My build was slightly different, as I cant wire in a main tripper, I can wire in an extension in from an existing outlet, I was pleased to see that someone had already asked this question on M0NWK’s page.
I kept the same ferrites as M0NWK but a smaller box and bought a mains filter to which the ferrite-wound would attached.
Heres my part ilst, I use Amazon Prime alot because things arrive quickly and via decent couriers, if I wanted to get this done in less time I could of sourced cheaper, for example the 6 Way Mains Connector can be bought from Richer Sounds cheaper, but I dont know how quick they deliver or who they use.
Table of parts used in the construction of filtered mains feed
I started with stripping back some of the 3183Y Flex to bare out the live, netural and earth wires to wind around the ferrite. The heavy gauge of the wire made this quite a challenge, certianly being able to open the ferrite made a big different in creating a well fitting wire to the ferrite. I used cable ties to keep the ferrite and the wires stable.
The Terminal block comes in a massive pack, but its really good quality and will undoubtedly have many uses in the future, so worth having around. I attached these to the ferrite and wires, but not before attaching heatshrink to the wire going into the terminal. This not only looked good but kept the cable tidy.
I then set about measuring the thickness of the coax to make suitable sized holes into the box. I went in thru one side and so the mains feed and outward to the filter strip plug, nicely gapped so the terminal connectors in the box had a good seperation from them.
When drilling the holes I used a regular drill, but fettled the holes with a small round file to get the edges smooth and remove all the excess produced from the drilling.
Before plugging into expensive radio equipment i tested on a B&Q light to ensure it would turn on and off/and light. (The lid is back on at this point) As this was my first time using this I kept one hand in my trouser(probably short) pockets, but the lights came on and no problems. I then set about putting it into the mains outlet and to connect the additonal filter
You will see the parts list contains 2 ferrites, the 2nd one went onto the back of the radio power supply feed directly
As this is 12V DC and whilst can give a nasty poke, a box isnt necessary here.
I went back to the LW frequencies that had previously been plauged by a ‘buzz’ that had now completely gone ! I went onto 80m and 40m and weak stations were getting thru and loud stations were BOOMING.
Whilst this was a fair amount of work, I’m satisfied it has helped reduce my QRM further.
So having got the bhi DIL DSP Receiver, the amount of QRM I was still getting wasn’t good. Although I was slightly tired, i really wanted to solve this issue.
I followed the DX Commanders Youtube posting on QRM here
So i then set about unplugging things around the house, the first thing I found was an electric blanket ! That put out a huge buzz, but there was still plenty of ‘noise’ amongst the signal. I turned everything off in my ‘lab’ and used a car battery to test –
So off a car battery there was a big reduction in noise, so it was something in the powersupply or surrouding room
At this point I used several of these magents and put on the power line in, HF and transformer
I set about winding, but still noise 🙁
By this time, i was still getting less, but still a big interference. I unplugged *eveything* from the transceiver and it stopped ! So it was something being plugged in.. I went thru each device, lo and behold the xggcomms CAT port was the main offender ! By this time it was getting late, and some much needed family time with a few brews and a good film was required to consider the next steps.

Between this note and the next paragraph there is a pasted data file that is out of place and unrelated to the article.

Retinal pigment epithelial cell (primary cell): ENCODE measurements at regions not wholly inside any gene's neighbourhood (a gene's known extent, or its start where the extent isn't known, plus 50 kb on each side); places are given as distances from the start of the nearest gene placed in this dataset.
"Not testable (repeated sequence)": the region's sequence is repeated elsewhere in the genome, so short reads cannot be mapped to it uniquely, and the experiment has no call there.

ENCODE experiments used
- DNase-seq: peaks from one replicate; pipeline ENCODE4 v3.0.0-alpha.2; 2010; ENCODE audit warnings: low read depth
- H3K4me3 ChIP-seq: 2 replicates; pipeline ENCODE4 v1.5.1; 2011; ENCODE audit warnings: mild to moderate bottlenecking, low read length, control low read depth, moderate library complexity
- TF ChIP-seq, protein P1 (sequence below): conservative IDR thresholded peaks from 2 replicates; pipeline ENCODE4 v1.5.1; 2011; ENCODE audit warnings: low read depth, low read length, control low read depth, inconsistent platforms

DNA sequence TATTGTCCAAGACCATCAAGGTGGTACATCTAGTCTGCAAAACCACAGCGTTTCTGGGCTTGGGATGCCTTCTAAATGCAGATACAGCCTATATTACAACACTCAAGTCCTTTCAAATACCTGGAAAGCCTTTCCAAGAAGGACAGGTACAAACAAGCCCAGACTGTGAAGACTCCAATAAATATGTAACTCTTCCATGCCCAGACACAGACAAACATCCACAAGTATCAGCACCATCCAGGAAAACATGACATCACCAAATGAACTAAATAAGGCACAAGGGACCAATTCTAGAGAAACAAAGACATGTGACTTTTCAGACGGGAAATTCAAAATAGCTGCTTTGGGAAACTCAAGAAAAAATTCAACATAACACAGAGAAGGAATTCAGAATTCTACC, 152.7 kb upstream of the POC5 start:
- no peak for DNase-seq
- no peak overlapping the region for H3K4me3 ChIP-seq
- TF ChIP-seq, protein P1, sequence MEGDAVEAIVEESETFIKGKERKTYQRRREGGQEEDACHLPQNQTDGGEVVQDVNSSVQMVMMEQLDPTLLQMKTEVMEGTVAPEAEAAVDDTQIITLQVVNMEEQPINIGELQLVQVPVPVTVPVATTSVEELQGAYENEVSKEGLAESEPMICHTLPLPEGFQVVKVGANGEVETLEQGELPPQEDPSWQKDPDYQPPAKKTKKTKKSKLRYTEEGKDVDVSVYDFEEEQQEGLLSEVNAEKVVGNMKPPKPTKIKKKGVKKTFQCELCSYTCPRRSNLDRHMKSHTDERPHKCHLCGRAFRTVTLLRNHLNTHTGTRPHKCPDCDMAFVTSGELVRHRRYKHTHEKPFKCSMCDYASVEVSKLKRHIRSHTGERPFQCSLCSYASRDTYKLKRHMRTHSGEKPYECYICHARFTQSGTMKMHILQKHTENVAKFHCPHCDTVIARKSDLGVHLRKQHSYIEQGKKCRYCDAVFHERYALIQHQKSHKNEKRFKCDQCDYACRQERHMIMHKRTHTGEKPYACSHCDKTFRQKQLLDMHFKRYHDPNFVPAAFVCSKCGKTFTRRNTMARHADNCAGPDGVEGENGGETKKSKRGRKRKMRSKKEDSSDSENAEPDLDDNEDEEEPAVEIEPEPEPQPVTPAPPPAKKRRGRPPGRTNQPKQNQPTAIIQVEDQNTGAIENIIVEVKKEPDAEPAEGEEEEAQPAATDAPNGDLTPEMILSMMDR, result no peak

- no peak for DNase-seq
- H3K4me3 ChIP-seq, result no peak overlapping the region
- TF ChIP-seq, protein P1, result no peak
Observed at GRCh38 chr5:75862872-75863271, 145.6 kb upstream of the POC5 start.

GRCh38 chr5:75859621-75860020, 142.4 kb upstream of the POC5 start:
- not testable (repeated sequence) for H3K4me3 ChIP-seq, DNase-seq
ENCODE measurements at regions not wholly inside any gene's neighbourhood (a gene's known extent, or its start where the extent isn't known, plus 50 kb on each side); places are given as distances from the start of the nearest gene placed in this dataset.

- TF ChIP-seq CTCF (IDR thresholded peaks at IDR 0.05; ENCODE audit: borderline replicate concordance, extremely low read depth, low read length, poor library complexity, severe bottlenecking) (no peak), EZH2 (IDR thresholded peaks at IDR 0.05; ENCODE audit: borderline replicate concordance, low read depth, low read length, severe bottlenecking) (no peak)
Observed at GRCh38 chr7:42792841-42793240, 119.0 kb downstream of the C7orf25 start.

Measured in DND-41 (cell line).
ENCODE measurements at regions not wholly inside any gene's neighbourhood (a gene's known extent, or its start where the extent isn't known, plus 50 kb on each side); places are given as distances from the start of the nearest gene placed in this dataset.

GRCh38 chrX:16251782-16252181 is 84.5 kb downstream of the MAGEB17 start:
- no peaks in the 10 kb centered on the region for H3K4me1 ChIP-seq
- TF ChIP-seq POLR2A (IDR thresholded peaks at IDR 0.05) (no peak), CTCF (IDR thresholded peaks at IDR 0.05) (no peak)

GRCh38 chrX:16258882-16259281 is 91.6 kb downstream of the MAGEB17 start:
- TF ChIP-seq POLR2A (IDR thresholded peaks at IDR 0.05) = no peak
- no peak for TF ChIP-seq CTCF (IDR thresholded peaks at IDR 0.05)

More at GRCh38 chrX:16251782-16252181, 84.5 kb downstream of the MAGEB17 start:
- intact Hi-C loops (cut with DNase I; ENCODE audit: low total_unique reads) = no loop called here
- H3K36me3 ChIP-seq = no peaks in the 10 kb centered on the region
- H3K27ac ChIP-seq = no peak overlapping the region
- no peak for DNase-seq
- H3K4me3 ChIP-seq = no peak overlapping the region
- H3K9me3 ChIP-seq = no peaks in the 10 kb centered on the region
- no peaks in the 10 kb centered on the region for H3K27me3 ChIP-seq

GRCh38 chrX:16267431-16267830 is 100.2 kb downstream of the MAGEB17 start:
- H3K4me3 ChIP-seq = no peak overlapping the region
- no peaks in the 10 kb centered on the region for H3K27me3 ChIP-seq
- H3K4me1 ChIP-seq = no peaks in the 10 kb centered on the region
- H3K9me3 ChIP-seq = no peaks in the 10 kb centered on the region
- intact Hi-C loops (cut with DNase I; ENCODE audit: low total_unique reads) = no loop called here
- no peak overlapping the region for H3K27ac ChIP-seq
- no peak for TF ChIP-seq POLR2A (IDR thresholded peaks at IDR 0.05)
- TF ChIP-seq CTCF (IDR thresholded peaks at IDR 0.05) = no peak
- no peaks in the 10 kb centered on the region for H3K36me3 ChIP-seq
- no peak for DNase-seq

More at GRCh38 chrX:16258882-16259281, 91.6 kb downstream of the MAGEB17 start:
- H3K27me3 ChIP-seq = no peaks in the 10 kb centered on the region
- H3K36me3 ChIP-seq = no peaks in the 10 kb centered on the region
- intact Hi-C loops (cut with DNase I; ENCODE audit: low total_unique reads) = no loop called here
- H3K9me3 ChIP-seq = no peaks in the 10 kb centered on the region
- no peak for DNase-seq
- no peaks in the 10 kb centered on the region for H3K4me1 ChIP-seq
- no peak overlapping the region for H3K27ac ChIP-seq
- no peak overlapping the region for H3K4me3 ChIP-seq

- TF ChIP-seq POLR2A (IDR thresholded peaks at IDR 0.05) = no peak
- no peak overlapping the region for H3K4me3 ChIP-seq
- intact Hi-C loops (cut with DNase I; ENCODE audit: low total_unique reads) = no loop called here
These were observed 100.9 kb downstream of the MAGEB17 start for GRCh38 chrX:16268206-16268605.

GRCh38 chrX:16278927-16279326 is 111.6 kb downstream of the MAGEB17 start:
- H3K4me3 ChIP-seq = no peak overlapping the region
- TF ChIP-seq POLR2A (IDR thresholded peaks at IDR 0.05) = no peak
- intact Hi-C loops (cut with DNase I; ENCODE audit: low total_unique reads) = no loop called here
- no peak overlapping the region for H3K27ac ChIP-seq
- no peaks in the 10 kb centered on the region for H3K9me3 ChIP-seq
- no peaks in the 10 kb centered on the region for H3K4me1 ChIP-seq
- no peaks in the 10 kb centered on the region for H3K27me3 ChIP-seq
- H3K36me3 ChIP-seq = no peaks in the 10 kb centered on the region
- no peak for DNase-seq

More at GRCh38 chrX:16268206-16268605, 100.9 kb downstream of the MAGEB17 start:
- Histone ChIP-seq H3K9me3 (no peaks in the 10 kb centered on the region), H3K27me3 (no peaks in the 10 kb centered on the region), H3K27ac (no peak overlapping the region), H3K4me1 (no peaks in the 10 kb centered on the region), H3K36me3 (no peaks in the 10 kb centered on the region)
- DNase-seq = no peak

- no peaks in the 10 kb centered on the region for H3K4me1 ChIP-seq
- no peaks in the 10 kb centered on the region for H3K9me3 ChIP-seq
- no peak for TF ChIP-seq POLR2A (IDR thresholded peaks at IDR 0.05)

After the film and a nice walk of the dog at 11PM (to avoid other dogs/runners/etc) I cam in and started searching for ferrite cores, sure enough amazon had a huge variety, and on PRIME next day, so I ordered think, great i can get these Monday and get going ! Amazingly, even tho i ordered these at 11PM+, they was here the next day ! I was going to tidy the lab up, but set about attaching all the chokes I could to the cables between the mac and transceiver. The difference was amazing…
Within a course of an hour, i had made 9 QSO’s on FT8 on 40m, with 3 already confirmed on QRZ ! I was so happy that everything was working really well !
I think I am going to upgrade my chinese power supply which is meant to drive power-strip lighting, which is fine for VHF/UHF (A recommendation from FRED IN THE SHED on 27Mhz) but for HF I will get a decent 30~40 Amp campable linear PSU for the Kenwood to further reduce the QRM.
Now to stop playing on WSJT-X and tidy this place up !
This is where I miss being a amateur radio club, asking advice of seasoned operators. Thankfully I have my long-time IRC and expat friend PA2TG to call on assistance. I asked about eliminating QRM on HF as I was looking at the many different options available, and varying costs.
After reading my email, PA2TG suggested the BHI Dual-In-Line unit for me, which I ordered from RadioWorld who were incredbly prompt with next day delivery! Whilst I wont do a full review yet, here is the unboxing of what looks to be a very worthy addition to the shack !
I also take my responsiblity of being a Amateur Radio Operator seriously, as much as its a ‘hobby’ it is very well taught module of ‘Saftey’ in even the Foundation. Some may laugh at ‘wiring a plug’, whilst I found the difference in fuses and grid types very interesting ! One thing I do take seriously, and check my antennas every single day. One ‘benefit’ of the lock down is that my antennas are staying up longer, and the guying/mounts are amazing, but today I found that one had completely come off ! Under observation I quickly repaired the guy rope and restored the tension to the mast.
I have been doing other things in the shack, but will right a summary rather than lots of little postings.